Where this really starts to differentiate from Humaniq is the depth of the financial services LakeBankers can conduct with each other. At least with the options that are currently available. Humaniq will eventually provide what they call “smart payments,” which is just a simple payment system. Micro-loans and “smart insurance” are also in the pipeline, but as of now those are just milestones of a roadmap. LakeBanker seeks to create KYC/AML due diligence facilitated by the network’s participants. Obviously, many records and documents will have to be accessed, observed or verified in some manner during these processes. The exact methodology or the user experience involved is unclear. It is also unclear how such documents will be managed in the Humaniq system as well, although they seem intent on decentralizing all aspects of their model, including file and data storage.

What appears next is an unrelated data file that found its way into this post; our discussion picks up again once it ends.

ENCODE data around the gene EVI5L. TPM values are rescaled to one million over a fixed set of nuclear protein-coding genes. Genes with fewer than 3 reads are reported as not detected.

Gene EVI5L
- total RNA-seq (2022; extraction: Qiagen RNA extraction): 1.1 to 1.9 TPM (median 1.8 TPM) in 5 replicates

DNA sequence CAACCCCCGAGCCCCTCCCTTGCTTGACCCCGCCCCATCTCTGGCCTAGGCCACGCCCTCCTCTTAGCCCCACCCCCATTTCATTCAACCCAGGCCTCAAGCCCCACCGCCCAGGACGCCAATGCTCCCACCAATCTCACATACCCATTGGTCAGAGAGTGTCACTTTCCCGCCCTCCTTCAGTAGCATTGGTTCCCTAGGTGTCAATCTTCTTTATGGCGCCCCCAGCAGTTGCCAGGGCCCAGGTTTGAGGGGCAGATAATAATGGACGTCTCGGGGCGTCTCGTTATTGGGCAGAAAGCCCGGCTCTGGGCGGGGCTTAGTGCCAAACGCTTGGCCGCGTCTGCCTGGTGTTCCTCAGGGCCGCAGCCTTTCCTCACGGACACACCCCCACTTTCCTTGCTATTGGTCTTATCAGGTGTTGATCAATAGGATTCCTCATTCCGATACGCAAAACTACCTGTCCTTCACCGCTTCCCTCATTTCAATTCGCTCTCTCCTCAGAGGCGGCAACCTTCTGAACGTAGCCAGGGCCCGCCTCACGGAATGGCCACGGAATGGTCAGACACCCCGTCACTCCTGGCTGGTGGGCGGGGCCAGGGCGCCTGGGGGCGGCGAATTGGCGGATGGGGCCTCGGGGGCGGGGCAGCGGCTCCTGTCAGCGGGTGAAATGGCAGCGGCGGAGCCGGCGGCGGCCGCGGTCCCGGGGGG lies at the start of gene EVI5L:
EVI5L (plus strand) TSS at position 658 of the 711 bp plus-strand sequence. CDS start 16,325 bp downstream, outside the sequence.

So that was a basic rundown of each project. Next, I will cover specific areas of interest and explore the differences.



Both Humaniq and LakeBanker are betting on exponential growth of the network due to market effects—simply, the more active participants there are the more robust and effective the network will be for the individuals who comprise it. Each project relies heavily on local communities of users to drive use and adoption. If you want to transact with someone on either network, locality is key for many instances. The natural progression for each project is to target a certain segment of the population and let the community carry it forward.